Education is only one of several areas in which Palestinian citizens face discrimination in Israel. The Israeli government allocates less money per head for Arab children’s education than it does for that of Jewish children. One devastating consequence is that the drop-out rate from schools is three times higher among Arabs than among Jews. Nowhere is the injustice more striking than in the Negev. Living in poverty in “unrecognised” villages, the Arab Bedouin are ineligible for basic services such as water, electricity, and healthcare. The Negev village of al-Araqib has been demolished 35 times by the Israeli government; on every occasion it was rebuilt by its inhabitants.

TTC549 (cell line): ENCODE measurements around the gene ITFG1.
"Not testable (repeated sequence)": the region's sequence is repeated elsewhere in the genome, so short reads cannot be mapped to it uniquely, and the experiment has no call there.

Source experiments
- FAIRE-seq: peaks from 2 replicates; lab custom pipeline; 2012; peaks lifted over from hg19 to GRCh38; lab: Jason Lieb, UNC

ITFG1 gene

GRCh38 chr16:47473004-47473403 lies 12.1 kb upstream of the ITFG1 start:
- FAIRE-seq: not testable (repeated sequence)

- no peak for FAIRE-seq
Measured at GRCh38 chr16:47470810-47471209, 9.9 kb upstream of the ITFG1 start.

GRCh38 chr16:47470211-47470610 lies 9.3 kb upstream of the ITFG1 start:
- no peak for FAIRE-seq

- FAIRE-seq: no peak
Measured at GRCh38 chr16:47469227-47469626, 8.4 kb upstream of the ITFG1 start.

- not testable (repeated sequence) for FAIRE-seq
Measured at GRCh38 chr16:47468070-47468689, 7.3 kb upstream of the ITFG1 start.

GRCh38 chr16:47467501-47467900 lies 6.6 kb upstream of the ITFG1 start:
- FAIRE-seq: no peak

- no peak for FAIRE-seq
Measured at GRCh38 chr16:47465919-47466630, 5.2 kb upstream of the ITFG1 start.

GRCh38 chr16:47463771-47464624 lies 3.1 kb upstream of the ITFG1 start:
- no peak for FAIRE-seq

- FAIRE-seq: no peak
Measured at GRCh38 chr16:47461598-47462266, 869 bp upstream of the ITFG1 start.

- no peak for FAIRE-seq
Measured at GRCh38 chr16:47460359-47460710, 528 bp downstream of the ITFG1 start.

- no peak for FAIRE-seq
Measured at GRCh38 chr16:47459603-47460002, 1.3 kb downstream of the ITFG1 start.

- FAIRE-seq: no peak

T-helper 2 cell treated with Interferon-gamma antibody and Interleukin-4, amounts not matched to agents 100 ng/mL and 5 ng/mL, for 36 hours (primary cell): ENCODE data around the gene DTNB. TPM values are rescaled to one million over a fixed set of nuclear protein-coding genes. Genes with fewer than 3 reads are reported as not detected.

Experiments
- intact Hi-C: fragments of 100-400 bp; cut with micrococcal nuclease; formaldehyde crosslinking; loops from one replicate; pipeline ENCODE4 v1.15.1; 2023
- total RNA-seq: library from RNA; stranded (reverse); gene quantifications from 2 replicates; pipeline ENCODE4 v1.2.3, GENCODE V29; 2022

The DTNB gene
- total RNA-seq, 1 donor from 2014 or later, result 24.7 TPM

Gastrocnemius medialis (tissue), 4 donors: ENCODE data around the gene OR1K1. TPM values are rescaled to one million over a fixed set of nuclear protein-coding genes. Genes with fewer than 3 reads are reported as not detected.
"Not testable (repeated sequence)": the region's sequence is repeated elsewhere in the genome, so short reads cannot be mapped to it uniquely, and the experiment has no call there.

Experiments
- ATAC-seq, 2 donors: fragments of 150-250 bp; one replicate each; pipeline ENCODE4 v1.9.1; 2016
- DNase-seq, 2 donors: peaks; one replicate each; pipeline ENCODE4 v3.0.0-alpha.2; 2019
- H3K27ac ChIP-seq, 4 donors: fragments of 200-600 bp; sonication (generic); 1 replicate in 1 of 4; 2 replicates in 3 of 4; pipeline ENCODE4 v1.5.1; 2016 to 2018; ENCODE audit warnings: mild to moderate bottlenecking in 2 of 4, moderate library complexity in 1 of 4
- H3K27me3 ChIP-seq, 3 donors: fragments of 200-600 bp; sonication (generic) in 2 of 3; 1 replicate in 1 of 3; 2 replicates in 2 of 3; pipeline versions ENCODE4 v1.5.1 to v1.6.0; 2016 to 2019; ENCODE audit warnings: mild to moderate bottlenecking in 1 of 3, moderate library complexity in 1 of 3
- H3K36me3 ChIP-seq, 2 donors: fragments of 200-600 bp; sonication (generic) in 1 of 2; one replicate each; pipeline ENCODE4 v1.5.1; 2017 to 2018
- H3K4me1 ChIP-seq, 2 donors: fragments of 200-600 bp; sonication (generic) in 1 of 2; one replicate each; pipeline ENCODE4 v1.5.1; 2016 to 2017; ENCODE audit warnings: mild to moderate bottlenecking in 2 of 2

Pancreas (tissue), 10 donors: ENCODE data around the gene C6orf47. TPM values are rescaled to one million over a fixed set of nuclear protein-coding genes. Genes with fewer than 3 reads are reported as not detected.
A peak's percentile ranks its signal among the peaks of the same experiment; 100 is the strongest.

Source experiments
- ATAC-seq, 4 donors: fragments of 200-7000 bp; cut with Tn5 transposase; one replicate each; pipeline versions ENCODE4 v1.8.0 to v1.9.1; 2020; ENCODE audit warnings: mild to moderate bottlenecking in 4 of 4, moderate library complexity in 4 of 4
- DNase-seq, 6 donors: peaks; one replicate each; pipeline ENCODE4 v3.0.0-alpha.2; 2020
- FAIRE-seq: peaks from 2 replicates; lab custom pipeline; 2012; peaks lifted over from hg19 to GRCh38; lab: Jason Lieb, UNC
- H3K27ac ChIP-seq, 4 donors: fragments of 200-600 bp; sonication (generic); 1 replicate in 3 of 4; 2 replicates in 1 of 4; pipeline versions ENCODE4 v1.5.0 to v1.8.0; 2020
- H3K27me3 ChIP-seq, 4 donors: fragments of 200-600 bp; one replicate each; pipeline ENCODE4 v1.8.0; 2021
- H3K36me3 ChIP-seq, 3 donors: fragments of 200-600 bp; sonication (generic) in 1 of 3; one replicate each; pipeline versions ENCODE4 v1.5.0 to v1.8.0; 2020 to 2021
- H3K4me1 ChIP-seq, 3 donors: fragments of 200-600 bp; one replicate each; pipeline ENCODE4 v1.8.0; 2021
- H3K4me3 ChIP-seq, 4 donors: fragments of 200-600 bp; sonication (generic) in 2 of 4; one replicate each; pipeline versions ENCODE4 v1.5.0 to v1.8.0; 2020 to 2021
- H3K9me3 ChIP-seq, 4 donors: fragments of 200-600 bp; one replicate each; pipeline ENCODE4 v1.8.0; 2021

Despite the Israeli policy of “transfer” — another term for ethnic cleansing — the Palestinians will not go away. The Israeli state can occupy our lands, demolish our homes, drill tunnels under the old city of Jerusalem — but we will not disappear. Instead, we now aspire to a directly elected leadership for Palestinians in Israel; one that would truly represent our interests. We seek only the legal rights guaranteed to us by international conventions and laws. The Palestinian issue can only be resolved if Israel and its supporters in Britain abandon the dogmas of supremacy and truly adhere to the universal values of justice and fairness. Britain has a special responsibility in this, because it is uniquely responsible for our suffering: our national tragedy began with the Balfour Declaration. While Britain enforced the first part of the declaration, which promised Palestine as a homeland for the Jewish people, but ignored the part that states: “It being clearly understood that nothing shall be done which may prejudice the civil and religious rights of existing non-Jewish communities in Palestine.” If there is any lesson to be learned from this sordid affair, it is that there is nothing to gain from putting false words into my mouth, or casting me out of the mainstream of public discourse.